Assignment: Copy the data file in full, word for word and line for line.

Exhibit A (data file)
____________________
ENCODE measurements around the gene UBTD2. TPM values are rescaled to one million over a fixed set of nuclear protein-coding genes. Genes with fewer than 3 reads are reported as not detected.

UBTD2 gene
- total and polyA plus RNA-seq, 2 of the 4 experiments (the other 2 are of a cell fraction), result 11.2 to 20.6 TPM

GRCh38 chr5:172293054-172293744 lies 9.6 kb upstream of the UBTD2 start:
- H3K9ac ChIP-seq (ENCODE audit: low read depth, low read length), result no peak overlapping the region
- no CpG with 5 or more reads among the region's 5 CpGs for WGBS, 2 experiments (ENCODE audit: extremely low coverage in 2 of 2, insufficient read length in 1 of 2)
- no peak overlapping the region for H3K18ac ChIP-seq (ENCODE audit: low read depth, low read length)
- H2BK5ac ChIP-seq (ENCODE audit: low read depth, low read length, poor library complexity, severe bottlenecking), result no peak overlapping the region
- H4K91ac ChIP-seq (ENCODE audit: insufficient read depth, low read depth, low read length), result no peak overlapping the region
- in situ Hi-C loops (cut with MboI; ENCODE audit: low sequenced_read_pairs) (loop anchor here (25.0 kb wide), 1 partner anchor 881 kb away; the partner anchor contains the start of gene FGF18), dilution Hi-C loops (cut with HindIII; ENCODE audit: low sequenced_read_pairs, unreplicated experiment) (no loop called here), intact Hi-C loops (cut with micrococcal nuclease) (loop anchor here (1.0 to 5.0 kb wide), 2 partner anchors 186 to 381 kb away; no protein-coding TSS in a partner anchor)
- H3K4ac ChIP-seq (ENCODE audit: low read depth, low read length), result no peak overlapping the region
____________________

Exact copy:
ENCODE measurements around the gene UBTD2. TPM values are rescaled to one million over a fixed set of nuclear protein-coding genes. Genes with fewer than 3 reads are reported as not detected.

UBTD2 gene
- total and polyA plus RNA-seq, 2 of the 4 experiments (the other 2 are of a cell fraction), result 11.2 to 20.6 TPM

GRCh38 chr5:172293054-172293744 lies 9.6 kb upstream of the UBTD2 start:
- H3K9ac ChIP-seq (ENCODE audit: low read depth, low read length), result no peak overlapping the region
- no CpG with 5 or more reads among the region's 5 CpGs for WGBS, 2 experiments (ENCODE audit: extremely low coverage in 2 of 2, insufficient read length in 1 of 2)
- no peak overlapping the region for H3K18ac ChIP-seq (ENCODE audit: low read depth, low read length)
- H2BK5ac ChIP-seq (ENCODE audit: low read depth, low read length, poor library complexity, severe bottlenecking), result no peak overlapping the region
- H4K91ac ChIP-seq (ENCODE audit: insufficient read depth, low read depth, low read length), result no peak overlapping the region
- in situ Hi-C loops (cut with MboI; ENCODE audit: low sequenced_read_pairs) (loop anchor here (25.0 kb wide), 1 partner anchor 881 kb away; the partner anchor contains the start of gene FGF18), dilution Hi-C loops (cut with HindIII; ENCODE audit: low sequenced_read_pairs, unreplicated experiment) (no loop called here), intact Hi-C loops (cut with micrococcal nuclease) (loop anchor here (1.0 to 5.0 kb wide), 2 partner anchors 186 to 381 kb away; no protein-coding TSS in a partner anchor)
- H3K4ac ChIP-seq (ENCODE audit: low read depth, low read length), result no peak overlapping the region